The recent fall in annuity rates has slowed as figures from Alexander Forbes Annuity Bureau reveal most providers have held their prices as the gilt markets prepare for the emergency Budget.
In a snapshot of rates taken on June 1, the firm found that most providers had held their rates, with only Aviva and Aegon easing slightly but the best rates remained identical to May’s figures.
The best annuity rate for a 60-year-old male with £100,000 was Saga at £6,180. For a 60-year old woman with the same pot the best rate was £5,890, also from Saga.
Both male and female best rates are down from £6,440 and £6,100 respectively in June 2009.
It also found rates for smokers remained unchanged in June and have been consistent through 2010. Alexander Forbes says the best rate for a 60-year-old male smoker with £100,000 was from Reliance Mutual at £7,023.
Alexander Forbes Annuity Bureau director Tim Whiting says: “The annuity market seems to have taken a breather in June. Markets are probably waiting to see how tough the new Chancellor George Osborne is going to be on the public sector deficit in the emergency Budget on June 22.”
Whiting says the gilt market’s reaction to the Budget will make clear whether annuities will continue their downward trend for 2010 or will start to recover slightly.
He says: “Overall demographic pressures mean the long-term trend for annuities will inevitably continue to be downwards and people must make strenuous efforts to build up the largest possible pension before reaching retirement age.”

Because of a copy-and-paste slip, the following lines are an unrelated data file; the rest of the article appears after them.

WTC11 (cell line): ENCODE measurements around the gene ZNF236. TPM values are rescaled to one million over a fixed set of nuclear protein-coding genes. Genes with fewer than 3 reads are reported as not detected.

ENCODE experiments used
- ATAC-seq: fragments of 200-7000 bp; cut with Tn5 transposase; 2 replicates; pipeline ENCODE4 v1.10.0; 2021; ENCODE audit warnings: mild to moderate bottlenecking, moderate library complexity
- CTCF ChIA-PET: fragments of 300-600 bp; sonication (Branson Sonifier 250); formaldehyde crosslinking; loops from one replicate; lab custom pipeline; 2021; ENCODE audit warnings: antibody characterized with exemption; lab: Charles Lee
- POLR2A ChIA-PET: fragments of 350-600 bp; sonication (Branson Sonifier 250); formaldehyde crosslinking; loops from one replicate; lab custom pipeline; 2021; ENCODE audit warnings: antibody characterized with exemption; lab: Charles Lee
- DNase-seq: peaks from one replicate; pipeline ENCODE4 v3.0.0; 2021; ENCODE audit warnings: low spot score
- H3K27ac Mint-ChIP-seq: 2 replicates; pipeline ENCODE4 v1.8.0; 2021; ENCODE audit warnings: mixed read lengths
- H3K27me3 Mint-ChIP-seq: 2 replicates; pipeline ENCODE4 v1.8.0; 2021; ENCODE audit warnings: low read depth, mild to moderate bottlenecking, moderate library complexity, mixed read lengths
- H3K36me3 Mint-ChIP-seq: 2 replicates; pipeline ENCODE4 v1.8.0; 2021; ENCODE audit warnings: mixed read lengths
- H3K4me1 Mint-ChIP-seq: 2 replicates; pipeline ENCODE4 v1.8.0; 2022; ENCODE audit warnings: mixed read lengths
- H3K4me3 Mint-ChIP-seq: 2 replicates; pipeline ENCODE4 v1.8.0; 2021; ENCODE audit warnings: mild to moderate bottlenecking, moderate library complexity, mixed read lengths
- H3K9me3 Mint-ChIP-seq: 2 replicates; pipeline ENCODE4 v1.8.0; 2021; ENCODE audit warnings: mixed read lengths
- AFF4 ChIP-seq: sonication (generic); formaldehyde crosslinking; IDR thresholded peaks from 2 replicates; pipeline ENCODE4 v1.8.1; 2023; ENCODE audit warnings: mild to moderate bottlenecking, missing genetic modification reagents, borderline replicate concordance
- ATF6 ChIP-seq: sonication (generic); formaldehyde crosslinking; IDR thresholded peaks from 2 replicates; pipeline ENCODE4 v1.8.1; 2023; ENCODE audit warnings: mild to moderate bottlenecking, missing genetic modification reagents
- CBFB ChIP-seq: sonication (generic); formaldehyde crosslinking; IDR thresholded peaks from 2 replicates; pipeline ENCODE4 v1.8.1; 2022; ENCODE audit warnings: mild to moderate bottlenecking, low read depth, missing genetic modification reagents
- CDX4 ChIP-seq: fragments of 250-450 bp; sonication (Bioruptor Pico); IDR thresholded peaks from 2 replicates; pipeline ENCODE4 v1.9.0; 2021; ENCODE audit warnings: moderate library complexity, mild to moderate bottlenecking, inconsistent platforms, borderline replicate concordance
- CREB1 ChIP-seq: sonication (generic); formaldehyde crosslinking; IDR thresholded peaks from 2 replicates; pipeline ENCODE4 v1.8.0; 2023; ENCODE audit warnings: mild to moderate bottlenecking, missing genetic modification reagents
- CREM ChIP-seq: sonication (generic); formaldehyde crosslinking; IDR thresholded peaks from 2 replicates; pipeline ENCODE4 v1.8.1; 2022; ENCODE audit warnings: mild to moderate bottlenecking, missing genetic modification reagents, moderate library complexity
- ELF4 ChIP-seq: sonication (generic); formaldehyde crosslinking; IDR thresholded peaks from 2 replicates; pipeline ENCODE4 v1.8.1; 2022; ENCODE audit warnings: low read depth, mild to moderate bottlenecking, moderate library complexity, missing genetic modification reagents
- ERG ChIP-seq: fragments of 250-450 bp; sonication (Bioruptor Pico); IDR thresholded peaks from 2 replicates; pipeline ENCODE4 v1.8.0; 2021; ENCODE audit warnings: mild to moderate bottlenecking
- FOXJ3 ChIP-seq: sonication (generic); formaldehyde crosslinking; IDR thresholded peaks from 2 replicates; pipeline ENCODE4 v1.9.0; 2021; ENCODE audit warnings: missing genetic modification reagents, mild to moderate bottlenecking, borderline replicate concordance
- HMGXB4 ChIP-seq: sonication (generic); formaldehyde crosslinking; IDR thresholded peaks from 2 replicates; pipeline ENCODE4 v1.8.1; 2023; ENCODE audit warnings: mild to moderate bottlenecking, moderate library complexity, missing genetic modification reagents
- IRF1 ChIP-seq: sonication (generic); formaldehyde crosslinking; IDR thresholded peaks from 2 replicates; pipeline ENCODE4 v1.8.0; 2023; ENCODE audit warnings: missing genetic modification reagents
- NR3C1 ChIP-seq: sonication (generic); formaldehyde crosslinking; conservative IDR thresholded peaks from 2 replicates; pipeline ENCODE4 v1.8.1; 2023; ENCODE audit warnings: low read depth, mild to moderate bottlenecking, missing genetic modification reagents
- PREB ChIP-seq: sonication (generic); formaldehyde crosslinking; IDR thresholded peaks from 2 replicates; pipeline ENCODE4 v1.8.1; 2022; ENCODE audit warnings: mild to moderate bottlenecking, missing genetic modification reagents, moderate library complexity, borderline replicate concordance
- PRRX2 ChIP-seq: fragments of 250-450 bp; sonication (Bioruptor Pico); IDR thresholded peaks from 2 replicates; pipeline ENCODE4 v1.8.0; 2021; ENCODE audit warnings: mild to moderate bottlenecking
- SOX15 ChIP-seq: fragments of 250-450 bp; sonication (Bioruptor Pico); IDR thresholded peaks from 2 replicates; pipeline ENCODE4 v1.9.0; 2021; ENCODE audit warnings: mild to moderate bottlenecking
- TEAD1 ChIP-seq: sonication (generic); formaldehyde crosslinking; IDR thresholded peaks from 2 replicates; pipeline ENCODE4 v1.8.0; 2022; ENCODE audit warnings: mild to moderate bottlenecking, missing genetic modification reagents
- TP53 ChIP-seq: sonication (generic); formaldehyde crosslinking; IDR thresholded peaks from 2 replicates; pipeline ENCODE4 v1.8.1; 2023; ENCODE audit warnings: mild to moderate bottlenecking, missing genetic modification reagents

Hargreaves Lansdown pensions analyst Laith Khalaf says that while rates have been falling, it is impossible to predict where they may go in the coming months.
He says: “If you look at gilt yields of late, they have fallen and that will have an impact but you can point to reasons why rates will go up and why they will go down.
“The emergency Budget will certainly have an impact but the uncertainty surrounding Solvency II may also be a factor.”
In a recent report into the affects of Solvency II on life insurers, Fitch Ratings said any increased capital demands may well drive down rates.
The report says: “Any increase in capital requirements for new liabilities would lead to increased premium rates for policyholders or reduced return on equity, reflecting the increased cost of capital.”